ILL: The last couple years, I decided I wanted to get my golf game in shape and bring down my handicap. So I’ve taken lessons; I bought some instructional videos; I subscribed to golf magazine; I joined a men’s club; and I practiced regularly. I “eagerly desired” to get good. Sadly, I’m as bad as ever! But I’m still working on it!

So here’s my own challenge: do I “eagerly desire” spiritual gifts as much as I do being good at golf? Am I as “positively and intensely interested” in being gifted by God to serve others well as I am in lowering my handicap?

How about you? Do you eagerly desire spiritual gifts? Do you want to be used by God to help others?

Ok, there’s a quick flyover on spiritual gifts. Now let’s answer a few specific and often asked questions.

 

  1. A few questions:
  2. Does everyone have spiritual gifts?

The short answer is yes! If you are a Christian, you are gifted. God makes sure that every person is gifted to serve others.

Romans 12:6 We have different gifts, according to the grace given to each of us. If your gift is prophesying, then prophesy in accordance with your faith;

1 Corinthians 12:11 All these are the work of one and the same Spirit, and he distributes them to each one, just as he determines.

Ephesians 4:7 But to each one of us grace has been given as Christ apportioned it.

1 Peter 4:10 Each of you should use whatever gift you have received to serve others, as faithful stewards of God’s grace in its various forms.

Each of you is gifted by God. God has given each of you something to serve others and make a difference in the world.

 

  1. Are the gifts resident and permanent, or given as needed?

The short answer is Yes. Both.

On the one hand, Paul’s concept of the church as a body and each of us as different members of it would argue for the idea of resident gifts. You have a gift—you are a prophet, or a leader, or a helper, or a healer, or an administrator, or a mercy-giver. God imparts gifts that stay with us and make us who we are. I am a pastor. I can’t get away from it! I am a leader. It’s who I am. I am a teacher. I talk all the time!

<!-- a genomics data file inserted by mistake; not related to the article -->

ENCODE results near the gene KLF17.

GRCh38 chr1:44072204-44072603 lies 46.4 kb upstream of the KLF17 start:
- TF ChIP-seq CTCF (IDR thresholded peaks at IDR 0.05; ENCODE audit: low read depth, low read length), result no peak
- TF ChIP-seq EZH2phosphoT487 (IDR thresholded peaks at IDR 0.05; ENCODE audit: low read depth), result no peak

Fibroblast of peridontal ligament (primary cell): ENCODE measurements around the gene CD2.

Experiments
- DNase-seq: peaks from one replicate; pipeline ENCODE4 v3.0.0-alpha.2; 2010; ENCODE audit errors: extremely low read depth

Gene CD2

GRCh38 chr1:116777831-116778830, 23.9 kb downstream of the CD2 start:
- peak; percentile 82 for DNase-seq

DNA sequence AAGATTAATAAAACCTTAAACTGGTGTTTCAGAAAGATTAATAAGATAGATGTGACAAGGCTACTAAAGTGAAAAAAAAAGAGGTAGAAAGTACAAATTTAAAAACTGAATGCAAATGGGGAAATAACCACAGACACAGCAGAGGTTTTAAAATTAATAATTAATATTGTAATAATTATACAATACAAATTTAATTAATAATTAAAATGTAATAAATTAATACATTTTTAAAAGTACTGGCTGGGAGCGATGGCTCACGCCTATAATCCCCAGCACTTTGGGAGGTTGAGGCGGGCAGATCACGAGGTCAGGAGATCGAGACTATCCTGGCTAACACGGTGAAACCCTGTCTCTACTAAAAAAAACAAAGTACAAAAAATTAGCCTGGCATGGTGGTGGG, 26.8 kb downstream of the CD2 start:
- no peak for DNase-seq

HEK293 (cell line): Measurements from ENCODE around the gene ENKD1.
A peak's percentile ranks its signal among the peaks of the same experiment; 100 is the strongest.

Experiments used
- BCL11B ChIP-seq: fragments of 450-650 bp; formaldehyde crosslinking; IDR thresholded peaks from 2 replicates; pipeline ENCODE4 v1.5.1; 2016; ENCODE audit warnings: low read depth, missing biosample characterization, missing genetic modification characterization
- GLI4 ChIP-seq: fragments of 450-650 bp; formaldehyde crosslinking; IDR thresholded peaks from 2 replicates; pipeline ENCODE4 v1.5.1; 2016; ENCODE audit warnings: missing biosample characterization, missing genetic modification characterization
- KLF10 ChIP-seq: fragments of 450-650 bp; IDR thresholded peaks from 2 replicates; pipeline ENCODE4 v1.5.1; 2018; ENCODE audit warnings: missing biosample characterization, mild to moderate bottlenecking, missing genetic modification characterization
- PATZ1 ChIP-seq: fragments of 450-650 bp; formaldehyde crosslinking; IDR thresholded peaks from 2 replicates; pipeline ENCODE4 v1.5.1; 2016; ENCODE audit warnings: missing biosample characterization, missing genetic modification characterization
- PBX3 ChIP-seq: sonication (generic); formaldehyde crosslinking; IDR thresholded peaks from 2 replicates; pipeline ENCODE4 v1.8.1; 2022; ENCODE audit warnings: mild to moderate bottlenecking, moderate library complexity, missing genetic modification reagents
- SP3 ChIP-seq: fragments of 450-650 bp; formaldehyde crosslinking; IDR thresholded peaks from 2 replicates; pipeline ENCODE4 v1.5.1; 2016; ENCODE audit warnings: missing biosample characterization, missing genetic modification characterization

Because the gifts are resident and permanent, each of us needs to discover how God wired us and gifted us, and work in our power alley. The best way to discover your gifts is simply to try different things. You can take spiritual gift tests—they are helpful. But by far the best way to discover what you’re gifted to do is to do stuff! I learned a long time ago that my primary gift is not administration. I thank God for the folks who tend the details. I look at some of the important stuff they manage and I think, “Just shoot me now!” I learned I wasn’t a gifted administrator by trying it! Don’t be afraid to try and fail—it’s how we learn. Do stuff!

And because the gifts are resident and permanent, we need to appreciate those who have different gifts than us. We need them! And they need us!   So, yes, the gifts are permanent and resident—you have certain gifts.

And yes, the gifts are given as needed. The Holy Spirit lives within you and can give whatever gift is needed at moment. This is why we’re told to eagerly desire the greater gifts. What’s a greater gift? It’s the one that is needed right now.

ILL: A few weeks ago, a wonderful lady in our church asked me to pray for her. She had an accident and was in terrible pain. I prayed, and the next day she contacted me and said the Lord healed her. The pain was completely gone.

Now I don’t think I have a gift of healing. But in this case, I think God used me to give her a gift of healing. It was what was needed at that moment. Honestly, all I did was pray a simple prayer—just like Jackie in the story I told earlier.

Because the gifts can be given as needed, each of us should want God to use us, and then be open for business. God may want to use you to do things you’ve never done before. There’s more!

 

  1. Does everyone speak in tongues?

When we talk about spiritual gifts, the most often asked question is this one: what about speaking in tongues? There are two extremes.

Some people maximize it. They make it the most important spiritual gift and the one that every Christian should have. We saw in week two, on the baptism in the Spirit, that often in the book of Acts, when people were baptized in the Holy Spirit, they spoke in tongues. It was the most common sign, but not the only one; people also prophesied or praised God. Yet some Christians believe that speaking in tongues is the universal sign of the baptism in the Spirit—you haven’t been baptized in the Spirit unless you’ve spoken in tongues. And they believe that the gift of tongues is available to every believer and should be sought by every believer.

But Paul seems to disagree. His comparison of the church to a human body emphasizes that we don’t all have the same gifts.

1 Corinthians 12:17 If the whole body were an eye, where would the sense of hearing be? If the whole body were an ear, where would the sense of smell be?

We are not all one big eye, or ear, or tongue. His whole point is that there are many gifts and we need to appreciate them all, and we all don’t have the same ones. Also, he finishes this chapter with a series of rhetorical questions.

1 Corinthians 12:29–30 Are all apostles? Are all prophets? Are all teachers? Do all work miracles? 30 Do all have gifts of healing? Do all speak in tongues? Do all interpret?

The obvious answer to every question is, “no.” No, we’re not all apostles or prophets or teachers. No, we don’t all speak in tongues. No we’re not all the same.

Some people maximize it and make it the most important gift. That’s one extreme.

Some people minimize it. They say it is the least important gift, or that it doesn’t exist at all any more. They claim it is divisive and want to downplay it.